CALGARY -- There was a special farewell present waiting for Calgary Flames forward Matthew Tkachuk at the rink on Monday from legendary forward Jaromir Jagr.
"Before he left, he left me a stick signed back in the equipment room for me," Tkachuk said. "That's a keepsake."
For the family museum, right?
"No, that one's going to my museum," Tkachuk said, with a big smile.
The gift came after Jagr, 45, cleared waivers and was reassigned to Kladno in the Czech Republic.
Jagr's stay may have been injury-riddled and short with the Flames -- seven points (one goal, six assists) in 22 games -- but it had impactful moments. There were fond memories and smiles from the Flames when they spoke about their lasting impressions of Jagr, who is second all-time in the NHL in points (1,921) behind Wayne Gretzky (2,857).
There was an appreciation of his legacy and what Jagr has meant to the NHL, the Flames, and to the players, on a personal level.
Video: Breaking down Jaromir Jagr's career thus far
"I get to say I played alongside Jaromir Jagr," Flames forward Curtis Lazar said. "That's something pretty special. He was playing in the NHL when I was still in a crib.
"I mean, you could hear in the background, '(Mario) Lemieux sets up Jagr,' and I'm a baby in a crib. Just having him here, seeing the buzz around the city, getting to know him in the dressing room has been great. Me and Bart (Matt Bartkowski) would just sit and watch all the crazy stuff he does.
"It's something you can always look back on. He's a sure-fire, first-ballot Hall of Famer. You look at what he's accomplished and the numbers he's put up. It's fun to be able to say you a part of it. A small part, granted, but still."
For Tkachuk, it was meaningful
play with someone who had played against his father. Keith Tkachuk, who retired in 2010, played in 1,201 NHL games and had 1,065 points (538 goals, 527 assists) with the Winnipeg Jets, Phoenix Coyotes, St. Louis Blues and Atlanta Thrashers.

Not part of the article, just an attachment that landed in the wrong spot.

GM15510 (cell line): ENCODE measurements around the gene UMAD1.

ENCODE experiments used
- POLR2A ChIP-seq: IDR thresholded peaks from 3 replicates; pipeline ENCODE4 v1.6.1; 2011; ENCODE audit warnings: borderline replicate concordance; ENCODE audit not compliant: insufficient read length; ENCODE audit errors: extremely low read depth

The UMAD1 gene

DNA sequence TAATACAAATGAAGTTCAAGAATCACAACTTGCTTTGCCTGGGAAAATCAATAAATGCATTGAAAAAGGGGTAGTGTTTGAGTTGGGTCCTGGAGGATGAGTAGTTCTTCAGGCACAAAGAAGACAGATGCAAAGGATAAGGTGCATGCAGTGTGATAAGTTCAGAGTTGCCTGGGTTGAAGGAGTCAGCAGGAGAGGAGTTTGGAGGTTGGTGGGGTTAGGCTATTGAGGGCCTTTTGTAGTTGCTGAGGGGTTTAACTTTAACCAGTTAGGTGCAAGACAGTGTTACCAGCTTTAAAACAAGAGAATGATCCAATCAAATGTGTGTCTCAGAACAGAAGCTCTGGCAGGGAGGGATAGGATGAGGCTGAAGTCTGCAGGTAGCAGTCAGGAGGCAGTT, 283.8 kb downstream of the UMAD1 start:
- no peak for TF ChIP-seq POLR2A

"He was good to me," Matthew said. "I think he liked me a lot. Him knowing a little bit about my dad kind of set me up. We had a pretty good relationship from the beginning.
"Looking back, it's so cool and he was so helpful to me. Earlier in the year, him keeping me out for practices and doing little drills with just me, just 1-on-1 stuff."
Video: DET@CGY: Jagr scores his first goal with the Flames
Tkachuk was flattered and surprised when Jagr asked him about his game and what made Tkachuk effective.
"He was asking me stuff about how I try to play, and how he's trying to adapt more and more as the NHL went along," Tkachuk said. "He was coming to me for some advice, not just me coming to him, which I thought was weird but really cool."
It was something of a bittersweet day for Flames forward Michael Frolik, who is from the same hometown (Kladno) as Jagr in the Czech Republic.
"It's sad obviously, but it is how it is," Frolik said. "I'm glad they worked it out. Those things happen in hockey. I just want to wish him the best of luck. I think he goes back home to his hometown.
"I think it's pretty cool for the people there and they're going to be excited. I think he's going to fill a lot of rinks back home."
Video: Fellow Czech Michael Frolik is sad to see Jagr go
Frolik said he still has a picture at home of when he first met Jagr.
"I was like 6 years old and he came to our practice back in our hometown, and he skated with us on the ice," Frolik said.
Of note, Frolik wore Jagr's No. 68, but briefly; it was when Frolik was in training camp with the Florida Panthers at the start of his NHL career in 2008.
"It was just by accident," Frolik said. "They just gave me the number in the camp. I was young and didn't know much. I was hoping they were going to change it."
"You don't want to be wearing like 99 or 68. There's a big respect for that."
NHL.com correspondent Aaron Vickers contributed to this story